Early Birds


    Mentions of Icelandic bands inevitably will conjure images of weirdness. Whether it be the ever-peculiar creations of space-age songstress Bjork or experimental electronic tendencies from the likes of Sigur Ros, the icy landscape, the ethereal ambience of Iceland itself creates an ambience of both peace and an introspective unrest. 

    Encased in complexities both sonically and emotionally, experimental Icelandic collective múm has shared their first formal release since 2009‘s Sing Along to Songs You Don’t Know. The new compilation of songs Early Birds, recorded in the height of the band’s formative years between 1998 and 2000, displays exclusive tracks extracted from demos and limited edition vinyl releases, at long last archived and released. Additionally, it features a digital booklet illustrated with minimalist drawings and a typewritten card accompanying each individual track. More than anything, it documents the progression of an enigmatic band, a chronological account of ventures to stealing organ beats from neighbors to recording never-released tracks for school plays amidst a migration to Berlin and beyond.

    Where bands can be so eager to release a publicity scheme of greatest hits, Early Birds feels familiar, an organic array of unpolished tracks where the band sometimes chatters distantly in their native Icelandic, the sound of tuned instruments and their movement audible. The DIY recording style of the comp is impressive in both its quality and innovation, with vocals recorded in bathtubs and stray sounds captured onto a four-track. Overall, the collection listens as a fluid, uncomplicated series of spontaneous moments.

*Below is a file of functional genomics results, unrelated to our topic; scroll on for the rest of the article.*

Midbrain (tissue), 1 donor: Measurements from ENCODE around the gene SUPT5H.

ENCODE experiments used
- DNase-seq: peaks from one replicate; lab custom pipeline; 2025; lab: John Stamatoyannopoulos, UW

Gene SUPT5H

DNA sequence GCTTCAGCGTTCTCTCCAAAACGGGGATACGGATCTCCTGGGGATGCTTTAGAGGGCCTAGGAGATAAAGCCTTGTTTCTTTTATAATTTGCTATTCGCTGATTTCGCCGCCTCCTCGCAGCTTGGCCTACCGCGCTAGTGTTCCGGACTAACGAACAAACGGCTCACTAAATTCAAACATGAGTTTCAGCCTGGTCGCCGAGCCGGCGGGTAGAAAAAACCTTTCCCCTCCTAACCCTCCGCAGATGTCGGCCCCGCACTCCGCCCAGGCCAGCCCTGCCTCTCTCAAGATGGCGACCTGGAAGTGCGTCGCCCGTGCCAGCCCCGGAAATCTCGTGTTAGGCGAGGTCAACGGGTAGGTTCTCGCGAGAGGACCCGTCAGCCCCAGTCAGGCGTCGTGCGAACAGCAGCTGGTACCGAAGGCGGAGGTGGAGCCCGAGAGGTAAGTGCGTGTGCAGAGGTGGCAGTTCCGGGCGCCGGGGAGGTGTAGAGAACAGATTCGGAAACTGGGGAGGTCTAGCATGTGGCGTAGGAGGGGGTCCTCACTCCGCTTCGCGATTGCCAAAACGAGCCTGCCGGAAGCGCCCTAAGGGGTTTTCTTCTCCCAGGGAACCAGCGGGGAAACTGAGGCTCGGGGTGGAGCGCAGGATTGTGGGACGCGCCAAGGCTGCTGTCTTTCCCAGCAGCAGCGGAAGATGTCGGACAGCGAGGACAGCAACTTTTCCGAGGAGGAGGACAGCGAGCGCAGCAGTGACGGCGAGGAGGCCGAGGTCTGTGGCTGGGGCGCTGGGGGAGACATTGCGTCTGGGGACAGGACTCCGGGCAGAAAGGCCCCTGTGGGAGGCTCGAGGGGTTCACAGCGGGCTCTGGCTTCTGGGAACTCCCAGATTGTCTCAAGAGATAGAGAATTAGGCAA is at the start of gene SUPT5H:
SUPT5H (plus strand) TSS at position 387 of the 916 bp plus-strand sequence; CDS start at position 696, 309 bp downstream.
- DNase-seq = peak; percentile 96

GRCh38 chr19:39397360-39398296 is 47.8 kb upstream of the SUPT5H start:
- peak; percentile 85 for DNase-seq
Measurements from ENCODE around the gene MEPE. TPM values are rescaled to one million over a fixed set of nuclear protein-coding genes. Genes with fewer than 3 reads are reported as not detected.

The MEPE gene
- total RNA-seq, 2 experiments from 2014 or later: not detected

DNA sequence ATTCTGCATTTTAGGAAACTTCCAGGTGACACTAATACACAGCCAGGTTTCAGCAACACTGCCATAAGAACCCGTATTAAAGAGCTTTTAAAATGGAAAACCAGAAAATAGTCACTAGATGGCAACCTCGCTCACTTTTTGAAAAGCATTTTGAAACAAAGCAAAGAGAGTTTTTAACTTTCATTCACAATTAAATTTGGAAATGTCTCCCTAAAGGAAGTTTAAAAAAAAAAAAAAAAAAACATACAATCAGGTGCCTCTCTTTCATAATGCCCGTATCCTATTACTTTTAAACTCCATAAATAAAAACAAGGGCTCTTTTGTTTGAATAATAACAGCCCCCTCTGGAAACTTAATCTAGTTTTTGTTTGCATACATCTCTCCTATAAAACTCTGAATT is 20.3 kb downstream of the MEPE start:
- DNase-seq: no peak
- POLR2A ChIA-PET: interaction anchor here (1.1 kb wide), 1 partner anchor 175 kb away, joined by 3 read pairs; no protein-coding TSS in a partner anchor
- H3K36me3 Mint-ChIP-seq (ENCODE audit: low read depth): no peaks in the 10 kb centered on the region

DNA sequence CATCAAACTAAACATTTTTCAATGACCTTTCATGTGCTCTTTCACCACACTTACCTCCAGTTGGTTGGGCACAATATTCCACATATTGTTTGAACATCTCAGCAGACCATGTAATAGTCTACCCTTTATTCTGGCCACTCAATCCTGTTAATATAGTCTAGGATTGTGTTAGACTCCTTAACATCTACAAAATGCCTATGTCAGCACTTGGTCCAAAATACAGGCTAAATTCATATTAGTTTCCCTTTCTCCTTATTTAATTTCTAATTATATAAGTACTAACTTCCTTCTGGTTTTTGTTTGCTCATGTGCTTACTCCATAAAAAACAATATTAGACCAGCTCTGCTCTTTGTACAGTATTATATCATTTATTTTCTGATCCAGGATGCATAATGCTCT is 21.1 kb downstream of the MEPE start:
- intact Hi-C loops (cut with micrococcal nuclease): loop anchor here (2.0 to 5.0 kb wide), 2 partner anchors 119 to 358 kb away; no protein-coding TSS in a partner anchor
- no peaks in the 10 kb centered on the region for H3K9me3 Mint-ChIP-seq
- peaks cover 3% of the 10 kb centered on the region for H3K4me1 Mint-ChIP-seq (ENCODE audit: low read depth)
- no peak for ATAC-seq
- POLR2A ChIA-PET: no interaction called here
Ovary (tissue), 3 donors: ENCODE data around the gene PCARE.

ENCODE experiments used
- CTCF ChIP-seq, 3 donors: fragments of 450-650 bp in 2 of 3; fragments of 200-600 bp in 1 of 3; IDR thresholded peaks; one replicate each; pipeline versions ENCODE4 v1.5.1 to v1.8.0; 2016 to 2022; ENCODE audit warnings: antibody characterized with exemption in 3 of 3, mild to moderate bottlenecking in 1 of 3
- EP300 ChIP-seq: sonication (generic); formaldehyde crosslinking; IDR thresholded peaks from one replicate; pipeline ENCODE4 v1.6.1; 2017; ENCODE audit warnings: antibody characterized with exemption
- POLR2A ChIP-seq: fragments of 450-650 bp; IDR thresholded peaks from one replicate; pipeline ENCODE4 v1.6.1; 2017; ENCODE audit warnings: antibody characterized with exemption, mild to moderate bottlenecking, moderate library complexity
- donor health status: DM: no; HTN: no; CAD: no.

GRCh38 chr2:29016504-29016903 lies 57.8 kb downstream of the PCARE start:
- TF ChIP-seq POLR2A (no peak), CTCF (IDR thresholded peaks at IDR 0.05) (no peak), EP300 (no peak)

Opener “Bak Þitt Er Sem Rennibraut” exudes a coy playfulness immediately, one where the listener can nearly picture the band crouched behind pews listening to the sounds of a choir rehearsal (the first thing one hears in the beginning of the track). “Gingúrt” melds accordions and a prevalent streak of Neutral Milk Hotel nostalgia, while the ghostly “Glerbrot” collectively combines odd field recordings — particularly the clanking cafeteria sounds of bus drivers on their break. The compilation becomes more introspective as the album moves forward, highlighted by the gorgeous simplicity of “Hufeland.”

    Admittedly the tracks become difficult to distinguish when listened to as a whole, drenched in a similar structure of whimsical electronica. Yet the softly layered beats and peculiar sounds give múm a sort of inspiring ambience. Unlike the surreality of their peers, distant and hiding behind static, múm is entirely here, wholly present and astoundingly beautiful.




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